James O'Brien 10am - 1pm
Sweeping changes to schools to be announced by Gavin Williamson
2 July 2020, 06:12 | Updated: 2 July 2020, 09:21
Schools in England will be told to stagger break times, overhaul the curriculum and group pupils into "bubbles" when children return to class in September.
New guidelines will be published by the Government with the Education Secretary Gavin Williamson due to announce plans for getting children back to school.
The Daily Telegraph newspaper reported a Government blueprint for reopening schools reveals the strict measures schools will have to take before they are able to open again.
Year groups will be banned from mixing in assemblies and choirs and headteachers will need to be ready to shut down their school again in the event of a virus outbreak.
Plans for "bubbles" will mean a class of whole year group will take their lessons, breaks and lunch at the same time meaning if one pupil tests positive it will be easier to identify which classmate needs to self-isolate.
The newspaper reported health protection teams will be on standby to assess potential outbreaks in schools should the establishment experience a general rise in sickness or absence where Covid-19 is a suspected cause.
In such cases, a year group – or possibly all pupils in an entire school – may be told to stay at home and self-isolate as a precautionary measure.
Details are expected to be set out at a Downing Street press conference on Thursday - the first time one has been held since daily briefings were scrapped last week.
Meanwhile, schools in Leicester will be closed on Thursday and will not reopen until after the summer break.
Figures released in Public Health England's preliminary investigation into the Leicester outbreak - released on Wednesday evening - suggested a slight drop in the infection rate in the city from the week to June 20 to the seven days prior to June 27 - down from 140.2 to 135.7 per 100,000 people.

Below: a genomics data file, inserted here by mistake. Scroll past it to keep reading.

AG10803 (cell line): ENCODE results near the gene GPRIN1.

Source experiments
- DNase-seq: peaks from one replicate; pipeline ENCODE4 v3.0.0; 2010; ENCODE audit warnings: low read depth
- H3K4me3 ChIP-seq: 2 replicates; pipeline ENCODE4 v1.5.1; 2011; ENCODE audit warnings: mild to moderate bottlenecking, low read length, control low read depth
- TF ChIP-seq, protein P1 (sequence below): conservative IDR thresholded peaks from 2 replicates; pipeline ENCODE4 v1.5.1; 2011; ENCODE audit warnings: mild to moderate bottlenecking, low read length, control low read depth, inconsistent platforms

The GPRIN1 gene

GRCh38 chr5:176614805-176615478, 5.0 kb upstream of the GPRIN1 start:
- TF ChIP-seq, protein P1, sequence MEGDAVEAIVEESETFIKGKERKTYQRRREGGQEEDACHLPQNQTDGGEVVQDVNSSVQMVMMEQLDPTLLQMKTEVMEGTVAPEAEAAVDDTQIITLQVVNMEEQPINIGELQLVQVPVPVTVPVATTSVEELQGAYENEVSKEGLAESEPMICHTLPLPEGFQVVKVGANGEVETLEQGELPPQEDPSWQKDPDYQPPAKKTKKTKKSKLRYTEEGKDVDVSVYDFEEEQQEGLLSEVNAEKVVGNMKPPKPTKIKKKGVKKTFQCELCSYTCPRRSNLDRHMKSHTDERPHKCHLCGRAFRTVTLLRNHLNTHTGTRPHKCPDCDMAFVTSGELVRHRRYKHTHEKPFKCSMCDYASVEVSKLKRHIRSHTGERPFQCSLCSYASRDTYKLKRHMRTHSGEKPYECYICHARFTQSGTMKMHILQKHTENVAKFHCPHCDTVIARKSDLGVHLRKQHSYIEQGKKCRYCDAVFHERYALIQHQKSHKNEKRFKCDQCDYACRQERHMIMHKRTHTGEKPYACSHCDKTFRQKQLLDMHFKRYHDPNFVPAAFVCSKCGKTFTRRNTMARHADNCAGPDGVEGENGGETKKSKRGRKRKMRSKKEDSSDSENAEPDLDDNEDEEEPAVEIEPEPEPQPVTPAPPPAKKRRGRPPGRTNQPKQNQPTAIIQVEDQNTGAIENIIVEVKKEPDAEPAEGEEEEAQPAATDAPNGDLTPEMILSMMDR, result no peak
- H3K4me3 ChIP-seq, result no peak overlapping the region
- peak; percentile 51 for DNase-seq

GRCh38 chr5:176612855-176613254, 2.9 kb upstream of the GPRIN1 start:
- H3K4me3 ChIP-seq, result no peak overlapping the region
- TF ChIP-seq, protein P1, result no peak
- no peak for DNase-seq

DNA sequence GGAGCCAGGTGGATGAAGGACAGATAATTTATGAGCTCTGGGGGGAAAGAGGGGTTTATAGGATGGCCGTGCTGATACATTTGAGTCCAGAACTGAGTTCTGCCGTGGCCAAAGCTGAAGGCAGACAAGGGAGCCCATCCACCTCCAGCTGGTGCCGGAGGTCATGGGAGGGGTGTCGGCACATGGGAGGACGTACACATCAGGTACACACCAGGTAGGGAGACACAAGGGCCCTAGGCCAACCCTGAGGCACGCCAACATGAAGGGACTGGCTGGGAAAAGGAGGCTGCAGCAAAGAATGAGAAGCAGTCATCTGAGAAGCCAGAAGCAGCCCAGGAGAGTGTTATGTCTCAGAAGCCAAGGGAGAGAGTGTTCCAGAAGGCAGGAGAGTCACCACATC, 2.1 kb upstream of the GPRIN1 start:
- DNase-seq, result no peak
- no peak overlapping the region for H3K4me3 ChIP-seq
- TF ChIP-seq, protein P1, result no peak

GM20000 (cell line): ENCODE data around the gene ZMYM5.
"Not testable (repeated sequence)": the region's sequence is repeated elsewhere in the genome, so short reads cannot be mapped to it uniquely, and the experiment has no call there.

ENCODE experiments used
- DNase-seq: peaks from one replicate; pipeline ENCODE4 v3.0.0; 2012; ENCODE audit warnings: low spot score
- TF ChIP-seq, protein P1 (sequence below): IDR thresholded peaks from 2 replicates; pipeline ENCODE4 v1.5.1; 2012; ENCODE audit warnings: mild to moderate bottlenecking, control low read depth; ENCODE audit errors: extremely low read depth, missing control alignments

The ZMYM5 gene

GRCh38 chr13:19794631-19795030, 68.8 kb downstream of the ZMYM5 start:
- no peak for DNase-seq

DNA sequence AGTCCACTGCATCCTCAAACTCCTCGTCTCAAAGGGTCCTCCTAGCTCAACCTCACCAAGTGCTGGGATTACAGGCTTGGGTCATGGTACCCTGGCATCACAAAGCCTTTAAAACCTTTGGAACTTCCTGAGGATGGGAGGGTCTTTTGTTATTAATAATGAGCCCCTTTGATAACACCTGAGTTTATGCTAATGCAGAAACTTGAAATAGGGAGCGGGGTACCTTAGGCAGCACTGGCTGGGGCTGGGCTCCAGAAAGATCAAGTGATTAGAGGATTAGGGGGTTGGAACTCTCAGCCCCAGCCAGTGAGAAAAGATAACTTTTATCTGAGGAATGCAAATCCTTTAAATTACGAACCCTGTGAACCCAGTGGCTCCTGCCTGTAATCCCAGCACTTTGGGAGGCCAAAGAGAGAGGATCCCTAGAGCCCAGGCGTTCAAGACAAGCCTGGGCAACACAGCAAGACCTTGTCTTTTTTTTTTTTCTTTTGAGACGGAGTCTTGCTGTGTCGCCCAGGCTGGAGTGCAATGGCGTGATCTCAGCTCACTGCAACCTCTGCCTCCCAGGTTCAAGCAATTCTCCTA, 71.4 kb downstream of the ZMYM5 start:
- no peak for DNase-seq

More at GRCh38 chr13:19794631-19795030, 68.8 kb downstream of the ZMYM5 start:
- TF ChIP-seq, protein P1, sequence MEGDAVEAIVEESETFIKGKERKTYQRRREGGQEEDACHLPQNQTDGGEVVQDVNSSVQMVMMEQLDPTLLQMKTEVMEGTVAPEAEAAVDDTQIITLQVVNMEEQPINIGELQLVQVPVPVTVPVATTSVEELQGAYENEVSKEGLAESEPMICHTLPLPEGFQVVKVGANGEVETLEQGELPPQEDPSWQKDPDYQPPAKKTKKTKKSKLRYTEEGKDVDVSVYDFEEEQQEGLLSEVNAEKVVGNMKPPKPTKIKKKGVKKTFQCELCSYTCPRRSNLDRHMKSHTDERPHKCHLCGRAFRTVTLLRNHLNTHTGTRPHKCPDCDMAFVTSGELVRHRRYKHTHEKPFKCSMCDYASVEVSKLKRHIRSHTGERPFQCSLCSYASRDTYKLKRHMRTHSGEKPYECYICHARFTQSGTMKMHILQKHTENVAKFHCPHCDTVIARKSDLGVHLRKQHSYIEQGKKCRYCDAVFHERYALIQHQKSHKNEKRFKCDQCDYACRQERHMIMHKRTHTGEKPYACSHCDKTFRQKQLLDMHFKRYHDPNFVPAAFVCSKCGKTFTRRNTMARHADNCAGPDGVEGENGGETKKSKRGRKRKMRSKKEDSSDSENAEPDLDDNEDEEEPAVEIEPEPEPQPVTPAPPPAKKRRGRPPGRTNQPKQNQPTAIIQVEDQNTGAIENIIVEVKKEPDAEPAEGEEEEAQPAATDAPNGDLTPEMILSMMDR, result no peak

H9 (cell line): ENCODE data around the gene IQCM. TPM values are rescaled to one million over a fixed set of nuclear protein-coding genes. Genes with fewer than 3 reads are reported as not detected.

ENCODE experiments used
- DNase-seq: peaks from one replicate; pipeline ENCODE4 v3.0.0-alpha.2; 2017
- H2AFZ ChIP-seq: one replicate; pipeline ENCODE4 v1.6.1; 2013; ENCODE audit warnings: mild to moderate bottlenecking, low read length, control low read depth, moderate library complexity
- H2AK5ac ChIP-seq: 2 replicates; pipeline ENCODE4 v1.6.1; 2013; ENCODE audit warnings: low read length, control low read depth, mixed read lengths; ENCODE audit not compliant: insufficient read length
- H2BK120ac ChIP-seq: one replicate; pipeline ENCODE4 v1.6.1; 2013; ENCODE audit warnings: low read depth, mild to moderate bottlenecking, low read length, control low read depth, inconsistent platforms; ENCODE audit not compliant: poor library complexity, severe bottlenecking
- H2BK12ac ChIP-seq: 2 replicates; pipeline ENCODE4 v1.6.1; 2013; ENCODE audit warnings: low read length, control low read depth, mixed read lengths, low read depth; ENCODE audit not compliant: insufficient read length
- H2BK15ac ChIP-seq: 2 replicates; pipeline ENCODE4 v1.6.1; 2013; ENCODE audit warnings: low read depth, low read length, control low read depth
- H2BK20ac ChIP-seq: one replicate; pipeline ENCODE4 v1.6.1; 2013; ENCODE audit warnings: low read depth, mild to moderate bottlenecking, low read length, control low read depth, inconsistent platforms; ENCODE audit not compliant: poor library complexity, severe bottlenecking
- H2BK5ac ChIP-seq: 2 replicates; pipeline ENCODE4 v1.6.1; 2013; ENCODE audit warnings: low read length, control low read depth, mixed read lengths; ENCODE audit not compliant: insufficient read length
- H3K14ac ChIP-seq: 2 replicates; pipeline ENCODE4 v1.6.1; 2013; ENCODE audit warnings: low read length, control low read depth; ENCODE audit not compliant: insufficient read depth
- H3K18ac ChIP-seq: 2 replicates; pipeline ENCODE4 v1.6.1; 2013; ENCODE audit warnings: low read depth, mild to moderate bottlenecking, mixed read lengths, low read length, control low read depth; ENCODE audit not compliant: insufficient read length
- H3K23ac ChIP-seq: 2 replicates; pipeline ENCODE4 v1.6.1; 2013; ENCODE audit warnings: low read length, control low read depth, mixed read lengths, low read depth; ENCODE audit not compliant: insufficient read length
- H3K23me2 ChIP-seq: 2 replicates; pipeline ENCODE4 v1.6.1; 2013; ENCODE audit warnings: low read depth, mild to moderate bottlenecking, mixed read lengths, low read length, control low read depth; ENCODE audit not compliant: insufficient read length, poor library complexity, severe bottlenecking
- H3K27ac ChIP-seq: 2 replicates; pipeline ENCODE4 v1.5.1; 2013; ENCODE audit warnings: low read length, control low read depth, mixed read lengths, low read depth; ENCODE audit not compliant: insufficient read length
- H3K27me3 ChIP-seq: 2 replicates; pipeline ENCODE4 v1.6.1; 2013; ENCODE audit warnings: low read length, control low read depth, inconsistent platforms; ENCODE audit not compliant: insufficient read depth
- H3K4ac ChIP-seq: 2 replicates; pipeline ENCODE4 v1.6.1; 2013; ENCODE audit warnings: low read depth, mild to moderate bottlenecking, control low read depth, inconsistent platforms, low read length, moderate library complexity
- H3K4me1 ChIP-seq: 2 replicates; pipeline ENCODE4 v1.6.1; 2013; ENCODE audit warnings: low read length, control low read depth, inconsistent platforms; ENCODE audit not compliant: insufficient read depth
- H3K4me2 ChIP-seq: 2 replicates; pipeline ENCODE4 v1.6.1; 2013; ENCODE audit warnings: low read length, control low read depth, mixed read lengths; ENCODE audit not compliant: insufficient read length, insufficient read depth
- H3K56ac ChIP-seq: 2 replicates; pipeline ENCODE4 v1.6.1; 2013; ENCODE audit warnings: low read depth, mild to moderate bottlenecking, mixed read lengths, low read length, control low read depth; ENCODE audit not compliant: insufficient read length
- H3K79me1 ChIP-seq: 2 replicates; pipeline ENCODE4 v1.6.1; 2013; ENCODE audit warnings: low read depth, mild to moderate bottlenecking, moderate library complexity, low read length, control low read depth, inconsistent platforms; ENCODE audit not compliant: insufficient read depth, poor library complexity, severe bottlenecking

The data also suggests the overall infection rate in England fell over the same period from 10.7 to 6.7 per 100,000 - despite the easing of some lockdown restrictions.
Rates in Bradford, Barnsley and Rochdale declined more sharply over the same period. Officials in regions with high infection rates have said they are working hard not to follow Leicester into lockdown.
The report also suggested the majority of recently confirmed cases are in people aged 18 to 65 years - with the median age of those infected standing at 39 years. And 50.9% of the cases reported in June in the city were in women.
The wards of North Evington, Belgrave and Stoneygate had the highest number of cases reported between June 11 and 25.
But the report concluded evidence for the scale of the outbreak was limited and an increase in reported cases could be partly due to a rise in the availability of testing.
The Office for National Statistics will on Thursday provide new figures from the coronavirus infection survey for England, and the latest data on the NHS Test and Trace programme will also be published.
It comes as the economic challenges of the pandemic were laid bare by a continuing jobs bloodbath.
The John Lewis Partnership warned over store closures and job cuts and Sir Philip Green's Topshop empire revealed redundancy plans on Wednesday.
Upper Crust owner SSP announced up to 5,000 roles could go following plunging passengers numbers at railway stations and airports.
And Unite the union said its research revealed that almost 12,000 aerospace job losses have been announced in recent months at some of the UK's biggest companies, including 1,700 by Airbus earlier this week.